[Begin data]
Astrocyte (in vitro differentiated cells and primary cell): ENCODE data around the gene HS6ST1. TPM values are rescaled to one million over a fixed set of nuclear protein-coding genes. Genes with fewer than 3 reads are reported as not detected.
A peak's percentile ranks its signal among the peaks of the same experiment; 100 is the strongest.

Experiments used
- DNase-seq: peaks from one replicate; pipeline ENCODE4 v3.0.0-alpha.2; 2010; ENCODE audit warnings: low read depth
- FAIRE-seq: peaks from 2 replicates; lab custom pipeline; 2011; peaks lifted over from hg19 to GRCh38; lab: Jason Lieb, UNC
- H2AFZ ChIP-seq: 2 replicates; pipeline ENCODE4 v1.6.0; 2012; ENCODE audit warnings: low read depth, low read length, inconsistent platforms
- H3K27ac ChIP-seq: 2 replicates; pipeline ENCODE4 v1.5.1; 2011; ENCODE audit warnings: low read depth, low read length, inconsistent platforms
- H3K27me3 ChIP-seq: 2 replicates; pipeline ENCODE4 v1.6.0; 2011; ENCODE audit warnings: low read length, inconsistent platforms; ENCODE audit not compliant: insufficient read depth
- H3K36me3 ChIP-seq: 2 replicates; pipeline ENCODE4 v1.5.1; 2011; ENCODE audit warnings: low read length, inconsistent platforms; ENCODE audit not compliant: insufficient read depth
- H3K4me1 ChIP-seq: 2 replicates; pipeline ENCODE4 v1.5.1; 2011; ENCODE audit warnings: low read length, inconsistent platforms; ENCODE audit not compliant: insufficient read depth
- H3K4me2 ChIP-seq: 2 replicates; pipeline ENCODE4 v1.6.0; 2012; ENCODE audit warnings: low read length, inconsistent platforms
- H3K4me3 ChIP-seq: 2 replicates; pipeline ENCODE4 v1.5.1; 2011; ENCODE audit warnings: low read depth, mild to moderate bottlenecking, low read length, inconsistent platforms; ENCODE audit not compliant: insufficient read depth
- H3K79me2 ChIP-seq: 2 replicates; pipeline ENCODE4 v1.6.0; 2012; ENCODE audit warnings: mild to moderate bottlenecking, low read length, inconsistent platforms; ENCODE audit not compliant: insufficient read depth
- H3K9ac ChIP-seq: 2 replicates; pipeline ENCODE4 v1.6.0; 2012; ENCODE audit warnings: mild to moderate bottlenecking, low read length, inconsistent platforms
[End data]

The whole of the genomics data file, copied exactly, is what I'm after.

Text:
Astrocyte (in vitro differentiated cells and primary cell): ENCODE data around the gene HS6ST1. TPM values are rescaled to one million over a fixed set of nuclear protein-coding genes. Genes with fewer than 3 reads are reported as not detected.
A peak's percentile ranks its signal among the peaks of the same experiment; 100 is the strongest.

Experiments used
- DNase-seq: peaks from one replicate; pipeline ENCODE4 v3.0.0-alpha.2; 2010; ENCODE audit warnings: low read depth
- FAIRE-seq: peaks from 2 replicates; lab custom pipeline; 2011; peaks lifted over from hg19 to GRCh38; lab: Jason Lieb, UNC
- H2AFZ ChIP-seq: 2 replicates; pipeline ENCODE4 v1.6.0; 2012; ENCODE audit warnings: low read depth, low read length, inconsistent platforms
- H3K27ac ChIP-seq: 2 replicates; pipeline ENCODE4 v1.5.1; 2011; ENCODE audit warnings: low read depth, low read length, inconsistent platforms
- H3K27me3 ChIP-seq: 2 replicates; pipeline ENCODE4 v1.6.0; 2011; ENCODE audit warnings: low read length, inconsistent platforms; ENCODE audit not compliant: insufficient read depth
- H3K36me3 ChIP-seq: 2 replicates; pipeline ENCODE4 v1.5.1; 2011; ENCODE audit warnings: low read length, inconsistent platforms; ENCODE audit not compliant: insufficient read depth
- H3K4me1 ChIP-seq: 2 replicates; pipeline ENCODE4 v1.5.1; 2011; ENCODE audit warnings: low read length, inconsistent platforms; ENCODE audit not compliant: insufficient read depth
- H3K4me2 ChIP-seq: 2 replicates; pipeline ENCODE4 v1.6.0; 2012; ENCODE audit warnings: low read length, inconsistent platforms
- H3K4me3 ChIP-seq: 2 replicates; pipeline ENCODE4 v1.5.1; 2011; ENCODE audit warnings: low read depth, mild to moderate bottlenecking, low read length, inconsistent platforms; ENCODE audit not compliant: insufficient read depth
- H3K79me2 ChIP-seq: 2 replicates; pipeline ENCODE4 v1.6.0; 2012; ENCODE audit warnings: mild to moderate bottlenecking, low read length, inconsistent platforms; ENCODE audit not compliant: insufficient read depth
- H3K9ac ChIP-seq: 2 replicates; pipeline ENCODE4 v1.6.0; 2012; ENCODE audit warnings: mild to moderate bottlenecking, low read length, inconsistent platforms